- The Washington Times - Wednesday, June 12, 2019

States are losing gas tax revenue on hybrid and electric cars, but their efforts to raise registration fees on those vehicles for road maintenance projects is meeting opposition from environmentalists and auto manufacturers.

Over the past three years, 14 states have enacted annual fees for hybrid/electric vehicles (EVs) ranging from $50 for plug-in hybrids to $200 for fully electric cars, according to the National Conference of State Legislatures. All total, 20 states currently have some sort of EV fee above and beyond normal car registration costs.

Lawmakers in Texas and North Carolina are making the latest push to increase fees for EVs, whose U.S. sales last year jumped to about 1.6 million from just a few hundred thousand in 2014.

“Right now, they [EVs] don’t pay any gas tax from the purchase of electricity, and they’re using our roads,” North Carolina state Sen. Jim Davis said about the legislation he introduced to “bring parity so that everybody is contributing their fair share to the gas tax revenue.”

Environmentalists are questioning not just the fees — which they say discourage people from buying EVs — but also the parity argument.

“I understand the gas tax is a hot topic, but the current paradigm that North Carolina has in place more than makes up for lost gas tax revenues,” Peter Ledford, general counsel for the North Carolina Sustainable Energy Association, told The Washington Times.

North Carolina EV owners have paid a special annual registration since 2013, with the price rising to $130 two years later.

Mr. Davis’ proposal would expand fees from just EVs to hybrid vehicles. Additionally, the amount due to the state would slowly rise in a formula tied to inflation.

Fee supporters say the moves are needed to assure steady income to the N.C. Department of Transportation, which receives about 40% of its annual $2 billion in revenue from the state’s 36.2 cents-per-gallon gas tax.

Federal gas taxes, which contribute to state infrastructure funds across the country, have not changed since 1993.

Mr. Ledford and others say lawmakers are unfairly targeting hybrid/EVs, and cite recently released figures from a state clean energy agency which found that the $130 fee North Carolina’s almost 12,000 registered EVs currently pay more than makes up for lost gas taxes.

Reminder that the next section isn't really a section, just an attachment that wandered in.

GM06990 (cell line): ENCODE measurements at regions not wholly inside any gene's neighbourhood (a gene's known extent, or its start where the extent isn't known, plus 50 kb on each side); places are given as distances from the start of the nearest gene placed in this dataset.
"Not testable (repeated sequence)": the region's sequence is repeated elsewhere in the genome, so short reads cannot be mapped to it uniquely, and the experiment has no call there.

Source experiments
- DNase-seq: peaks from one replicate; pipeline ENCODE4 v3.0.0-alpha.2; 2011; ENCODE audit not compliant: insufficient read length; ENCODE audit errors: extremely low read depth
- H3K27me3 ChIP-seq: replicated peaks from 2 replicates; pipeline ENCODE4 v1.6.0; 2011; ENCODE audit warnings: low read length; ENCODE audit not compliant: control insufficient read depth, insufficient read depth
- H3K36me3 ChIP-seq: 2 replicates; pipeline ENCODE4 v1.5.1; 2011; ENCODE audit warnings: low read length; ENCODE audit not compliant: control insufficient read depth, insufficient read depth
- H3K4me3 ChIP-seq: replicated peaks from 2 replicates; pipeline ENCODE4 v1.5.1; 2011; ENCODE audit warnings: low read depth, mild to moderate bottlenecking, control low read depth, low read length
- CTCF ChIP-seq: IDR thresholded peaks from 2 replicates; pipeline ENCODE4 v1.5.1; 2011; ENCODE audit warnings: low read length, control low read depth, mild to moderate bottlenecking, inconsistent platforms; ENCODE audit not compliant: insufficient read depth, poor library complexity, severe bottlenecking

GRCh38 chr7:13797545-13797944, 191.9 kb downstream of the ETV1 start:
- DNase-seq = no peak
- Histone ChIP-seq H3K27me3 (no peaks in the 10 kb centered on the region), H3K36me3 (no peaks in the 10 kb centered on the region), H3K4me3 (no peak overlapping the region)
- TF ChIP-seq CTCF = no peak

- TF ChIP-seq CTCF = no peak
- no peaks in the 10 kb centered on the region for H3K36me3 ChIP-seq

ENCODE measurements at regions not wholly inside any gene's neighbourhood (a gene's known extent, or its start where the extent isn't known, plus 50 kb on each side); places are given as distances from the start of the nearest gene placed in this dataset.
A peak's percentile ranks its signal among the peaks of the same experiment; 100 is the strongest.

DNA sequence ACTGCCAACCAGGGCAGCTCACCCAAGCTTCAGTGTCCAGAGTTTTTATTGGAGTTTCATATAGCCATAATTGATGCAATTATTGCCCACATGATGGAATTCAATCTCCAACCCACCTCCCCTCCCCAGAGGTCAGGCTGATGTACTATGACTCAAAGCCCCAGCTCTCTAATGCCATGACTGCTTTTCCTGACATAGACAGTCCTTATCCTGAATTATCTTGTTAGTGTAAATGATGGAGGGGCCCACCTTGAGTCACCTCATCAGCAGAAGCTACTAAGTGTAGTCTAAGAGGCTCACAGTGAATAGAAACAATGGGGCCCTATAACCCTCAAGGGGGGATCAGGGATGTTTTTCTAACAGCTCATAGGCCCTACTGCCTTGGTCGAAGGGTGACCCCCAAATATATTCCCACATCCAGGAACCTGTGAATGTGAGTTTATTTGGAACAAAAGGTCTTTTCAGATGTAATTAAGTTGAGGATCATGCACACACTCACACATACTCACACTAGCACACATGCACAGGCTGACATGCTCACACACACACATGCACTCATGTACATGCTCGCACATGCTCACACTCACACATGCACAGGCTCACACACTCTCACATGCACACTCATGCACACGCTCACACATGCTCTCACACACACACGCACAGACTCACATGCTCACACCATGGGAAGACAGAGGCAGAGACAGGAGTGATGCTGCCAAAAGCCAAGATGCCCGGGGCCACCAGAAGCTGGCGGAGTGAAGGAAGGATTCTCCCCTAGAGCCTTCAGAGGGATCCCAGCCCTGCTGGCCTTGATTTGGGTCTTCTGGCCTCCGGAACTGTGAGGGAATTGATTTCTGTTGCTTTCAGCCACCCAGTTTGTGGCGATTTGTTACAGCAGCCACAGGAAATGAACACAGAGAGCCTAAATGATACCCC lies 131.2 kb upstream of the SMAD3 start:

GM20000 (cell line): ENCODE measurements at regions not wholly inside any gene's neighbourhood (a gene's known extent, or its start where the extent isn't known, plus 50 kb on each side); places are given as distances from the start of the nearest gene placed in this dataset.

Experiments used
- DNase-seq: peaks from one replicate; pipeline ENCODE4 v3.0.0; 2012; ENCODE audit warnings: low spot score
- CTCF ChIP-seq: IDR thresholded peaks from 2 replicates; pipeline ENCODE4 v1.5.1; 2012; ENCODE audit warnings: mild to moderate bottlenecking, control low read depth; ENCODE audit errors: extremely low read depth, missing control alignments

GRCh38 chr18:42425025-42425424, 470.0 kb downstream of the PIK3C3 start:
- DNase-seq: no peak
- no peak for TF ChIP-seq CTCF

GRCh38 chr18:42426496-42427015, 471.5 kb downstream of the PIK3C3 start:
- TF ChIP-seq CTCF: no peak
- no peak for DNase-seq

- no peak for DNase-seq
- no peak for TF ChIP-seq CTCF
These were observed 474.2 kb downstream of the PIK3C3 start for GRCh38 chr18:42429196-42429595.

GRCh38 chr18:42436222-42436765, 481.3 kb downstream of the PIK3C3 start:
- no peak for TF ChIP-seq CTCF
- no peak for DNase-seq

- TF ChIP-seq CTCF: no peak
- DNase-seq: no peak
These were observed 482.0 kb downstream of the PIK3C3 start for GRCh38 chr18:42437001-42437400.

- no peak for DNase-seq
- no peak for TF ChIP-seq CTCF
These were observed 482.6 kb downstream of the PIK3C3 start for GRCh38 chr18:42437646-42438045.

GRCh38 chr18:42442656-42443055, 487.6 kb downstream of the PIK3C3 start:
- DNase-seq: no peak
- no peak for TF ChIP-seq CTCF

“The state is essentially disincentivizing the adopting of these vehicles,” Mr. Ledford said.

Environmental groups, including the Sierra Club, have made similar points, arguing that states scramble to offset declines in fuel tax revenues by targeting vehicles that use no gas because they have smaller constituencies — as opposed to increasing gas taxes or adding new toll roads — which cause widespread voter anger.

Automakers also have voiced concern, including the Alliance of Automobile Manufacturers, which includes Ford, GM, Fiat Chrysler, Toyota and electric carmaker Tesla.

The national growth of fees, the National Conference of State Legislatures points out, is a reversal from recent years that have seen 34 states provide incentives to encourage citizens to adopt vehicles that use less fuel, including tax credits, purchase rebates, HOV-lane access and free parking.

While hybrid/EVs account for only about 1% of all cars sold in across America today, their market share is quickly growing, which experts say will add even more pressure on states.

Swedish carmaker Volvo is moving to phase out all gas-powered cars and earlier this month BMW announced a project to work with Jaguar Land Rover on EVs.

According to a recent Bloomberg analysis, as hybrid/EVs become even cheaper to make, their sales should reach 11 million in 2025, surge to 30 million in 2030 and make up more than 50% of new U.S. auto sales by 2040.

• Dan Boylan can be reached at dboylan@washingtontimes.com.

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